If I were to ask you what you were in the business of, you might respond with a vanilla answer of something like: “We provide exceptional quality residential kitchens to the Upstate New York market”, or “We’re the leading drawer box outsource in the Northwest”. But really, it’s more complicated than that, isn’t it? Or maybe better said, if you can see the nuances in what business you’re really in you’ll have an advantage in your space.
 
To show you what I mean, let’s look at this in a few ways. First, let’s break down the business. Let’s look at a hypothetical residential cabinetry shop. A business exists to add value somehow to someone. Value can come in a myriad of currencies. There’s the currency of power, money, freedom, knowledge, etc. Maybe your business exists mostly as a way for you to learn. That’s ok, as long as you understand which types of currencies are gained at which points along the way, and you agree to the deal.
 
Let’s talk about the currency of money. A first stab at a formula for the cabinet shop would look something like: “We’ve figured out how to turn raw materials into finished kitchens, which customers pay us money for. We pay that money to our employees and vendors to pay for the cost of the product. What we have left over is our profit.” Simple and straightforward.
 
But it’s more complicated than that, isn’t it? Are you a master salesman that is less talented on the shop floor? Then maybe you’re really in the business of selling expectations, up-selling high-margin add ons, and selling employees to work for less than they normally would. Are you an engineer at heart? Maybe you’re really in the business of converting efficient shop floor layouts and custom machinery to profit. Are you in a tough labor market? Maybe you’re really in the business of recruiting and retaining employees. I don’t mean to over simplify here, but the point is, you can benefit greatly from evaluating yourself, your team, your location, your market, and figure out what you’re really in the business of. If you understand this, you can throw more fuel where it’s really needed.
 
Now let’s look at the products and services side of your business. Are you really in the business of hanging boxes to the wall? Many sectors already understand this concept better than ours. Movie theaters are really in the concessions business. They provide a sensory experience so they can sell us popcorn and Red Vines. They compete against 7-11. They’ve found a way to one-up their “competition” using experience. Cruise lines (RIP) give us water slides, dolphin excursions, and the wind rushing by so they can sell us Alcohol and gambling. They compete against bars. These models show us that products and services aren’t always the focus they seem to be.
 
We sometimes like to over-simplify what business we’re in because it limits our accountability and therefore culpability when things go wrong, as they inevitably will. It’s more comfortable to shrug our shoulders and say “welp, I did my part” than to take on an audacious responsibility. If you’re only in the business of hanging boxes to a wall and something goes wrong, you just have to fix that small part of it. By contrast, if you’re in the business of making your customers happy, there is a lot more chance of failure.
 
But what if… What if you expanded the meaning and scope of your business? What if you upgraded the typical “just delivering a product/service” to an experience? I’m not a big fan of going to Disneyland/Disneyworld (sue me), but we can learn a lesson here. How do they get away with selling my family an $85 lunch (consisting of 5 small baskets of poorly cooked fries, 2 corn dogs, 2 baskets of chicken strips, and a terrible cheeseburger)? Because there are stormtroopers walking around, and Cinderella is right over there. The terrible lunch and the price tag are somehow not even up for dispute, and we all know it's not really Cinderella. The long line to the counter and the fact that it’s hard to find a table tells you that it’s working. It works all day, every day. The money just keeps coming.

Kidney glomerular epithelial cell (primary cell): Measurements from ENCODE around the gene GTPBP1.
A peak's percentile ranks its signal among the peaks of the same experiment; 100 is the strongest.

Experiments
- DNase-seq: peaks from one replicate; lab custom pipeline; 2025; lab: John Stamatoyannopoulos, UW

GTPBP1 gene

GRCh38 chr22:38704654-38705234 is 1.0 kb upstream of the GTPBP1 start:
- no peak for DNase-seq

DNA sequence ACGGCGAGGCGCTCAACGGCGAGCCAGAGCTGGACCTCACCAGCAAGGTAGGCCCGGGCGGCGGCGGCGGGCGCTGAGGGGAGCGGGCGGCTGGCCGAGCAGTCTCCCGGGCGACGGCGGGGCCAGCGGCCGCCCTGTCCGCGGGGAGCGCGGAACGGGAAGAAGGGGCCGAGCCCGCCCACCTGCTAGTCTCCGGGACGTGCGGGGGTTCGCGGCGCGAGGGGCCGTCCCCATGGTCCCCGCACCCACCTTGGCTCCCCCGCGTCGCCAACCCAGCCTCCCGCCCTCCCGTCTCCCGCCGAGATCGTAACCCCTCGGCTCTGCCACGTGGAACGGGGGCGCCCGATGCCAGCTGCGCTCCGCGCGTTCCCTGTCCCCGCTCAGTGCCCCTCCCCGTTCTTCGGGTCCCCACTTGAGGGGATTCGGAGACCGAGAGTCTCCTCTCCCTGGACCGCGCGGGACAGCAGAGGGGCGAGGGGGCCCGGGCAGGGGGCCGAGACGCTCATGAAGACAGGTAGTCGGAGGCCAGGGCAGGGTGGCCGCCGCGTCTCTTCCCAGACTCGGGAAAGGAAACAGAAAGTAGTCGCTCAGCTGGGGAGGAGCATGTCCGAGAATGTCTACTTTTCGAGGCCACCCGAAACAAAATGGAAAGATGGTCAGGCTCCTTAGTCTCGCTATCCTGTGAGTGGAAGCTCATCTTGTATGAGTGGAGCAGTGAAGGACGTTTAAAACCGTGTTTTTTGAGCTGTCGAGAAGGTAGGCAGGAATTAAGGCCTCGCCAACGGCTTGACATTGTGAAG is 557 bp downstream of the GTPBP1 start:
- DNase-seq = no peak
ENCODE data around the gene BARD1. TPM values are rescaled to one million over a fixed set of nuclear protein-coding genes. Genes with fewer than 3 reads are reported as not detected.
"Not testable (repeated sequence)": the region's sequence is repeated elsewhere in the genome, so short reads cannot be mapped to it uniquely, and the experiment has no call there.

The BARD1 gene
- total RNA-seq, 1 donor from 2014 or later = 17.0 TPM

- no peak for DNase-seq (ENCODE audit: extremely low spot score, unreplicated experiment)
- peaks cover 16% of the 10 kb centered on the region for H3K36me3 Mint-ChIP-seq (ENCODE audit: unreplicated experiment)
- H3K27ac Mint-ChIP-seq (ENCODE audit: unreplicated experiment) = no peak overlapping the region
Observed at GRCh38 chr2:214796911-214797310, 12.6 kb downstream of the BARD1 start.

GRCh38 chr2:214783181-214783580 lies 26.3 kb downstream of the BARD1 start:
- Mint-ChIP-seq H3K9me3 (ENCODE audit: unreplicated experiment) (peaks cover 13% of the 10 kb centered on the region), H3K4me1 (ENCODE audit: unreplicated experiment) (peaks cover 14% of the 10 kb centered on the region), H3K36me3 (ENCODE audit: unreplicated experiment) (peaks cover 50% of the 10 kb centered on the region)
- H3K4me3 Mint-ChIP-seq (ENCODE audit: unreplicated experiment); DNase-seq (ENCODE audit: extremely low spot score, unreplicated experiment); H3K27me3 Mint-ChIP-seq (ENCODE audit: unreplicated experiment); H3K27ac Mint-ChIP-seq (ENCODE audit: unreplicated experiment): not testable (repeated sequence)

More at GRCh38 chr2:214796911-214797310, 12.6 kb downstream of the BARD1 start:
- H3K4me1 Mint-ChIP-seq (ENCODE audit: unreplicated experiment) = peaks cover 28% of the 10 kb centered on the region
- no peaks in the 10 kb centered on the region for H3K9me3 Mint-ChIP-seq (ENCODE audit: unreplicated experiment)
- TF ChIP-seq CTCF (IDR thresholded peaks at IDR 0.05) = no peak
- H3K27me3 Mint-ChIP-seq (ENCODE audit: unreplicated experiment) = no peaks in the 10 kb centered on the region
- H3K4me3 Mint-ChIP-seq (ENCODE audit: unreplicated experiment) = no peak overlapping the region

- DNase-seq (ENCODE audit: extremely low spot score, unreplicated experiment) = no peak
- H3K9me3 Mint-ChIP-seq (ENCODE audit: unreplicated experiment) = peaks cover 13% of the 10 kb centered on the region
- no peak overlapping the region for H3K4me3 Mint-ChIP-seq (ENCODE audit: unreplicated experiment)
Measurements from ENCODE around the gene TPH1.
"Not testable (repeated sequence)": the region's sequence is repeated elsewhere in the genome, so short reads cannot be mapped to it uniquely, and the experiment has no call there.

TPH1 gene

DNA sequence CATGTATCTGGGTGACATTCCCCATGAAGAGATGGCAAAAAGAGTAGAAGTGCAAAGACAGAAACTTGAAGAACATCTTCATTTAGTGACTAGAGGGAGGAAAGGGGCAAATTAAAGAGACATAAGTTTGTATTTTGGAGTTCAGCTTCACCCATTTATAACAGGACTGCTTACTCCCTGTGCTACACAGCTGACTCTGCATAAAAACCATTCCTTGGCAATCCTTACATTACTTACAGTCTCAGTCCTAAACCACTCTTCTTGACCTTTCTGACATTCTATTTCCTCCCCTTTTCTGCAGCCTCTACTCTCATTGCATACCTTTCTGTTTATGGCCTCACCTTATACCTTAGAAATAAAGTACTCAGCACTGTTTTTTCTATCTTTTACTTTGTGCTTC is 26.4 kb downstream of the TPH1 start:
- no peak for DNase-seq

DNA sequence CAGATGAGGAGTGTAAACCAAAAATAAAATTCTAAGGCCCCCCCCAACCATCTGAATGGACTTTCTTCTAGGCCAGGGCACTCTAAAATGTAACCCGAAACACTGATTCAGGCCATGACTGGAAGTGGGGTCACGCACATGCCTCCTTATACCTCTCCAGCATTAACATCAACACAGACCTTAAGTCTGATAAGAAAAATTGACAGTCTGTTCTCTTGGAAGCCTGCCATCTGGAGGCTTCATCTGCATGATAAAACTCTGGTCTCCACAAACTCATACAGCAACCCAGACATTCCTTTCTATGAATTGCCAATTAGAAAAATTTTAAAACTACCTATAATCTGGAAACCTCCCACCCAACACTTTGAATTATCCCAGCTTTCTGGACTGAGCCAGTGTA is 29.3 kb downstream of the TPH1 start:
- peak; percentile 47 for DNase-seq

Disney can teach our industry the importance of being in more than the business that you think you’re in. I’m not necessarily advocating that your install team wear stormtrooper uniforms to every install. (Wait, why not, If it can somehow tie in to what the customer deems as valuable?) I am challenging you to think about how you can switch your business from a boring and oversimplified version of itself to one that is focused on the overall customer experience. People will pay real money for a terrible lunch if there’s an experience. They'll choose you and your mediocre products over your competition in the same way.
 
Your homework is to analyze your business, strip it down to what you’re ACTUALLY currently in the business of. Then, have a creative brainstorm about what you COULD be in the business of. Ask yourself the question: “If I were my customer, what things would I want my company to do for me, no matter how crazy or seemingly unrelated?”. Ask a kid to join you in this exercise. They haven’t been jaded with the skepticism and pragmatism that you have. Should you be stocking the cabinets with groceries before you leave? Should you be leaving cookies on the countertops you just installed? Do you send the homeowner to get a massage while you install? Does your showroom need a slushy machine? Get creative and make that leap. Your customers will talk, and there’s nothing more valuable today than attention. Disney creativity leads to Disney profits.
 
 

 

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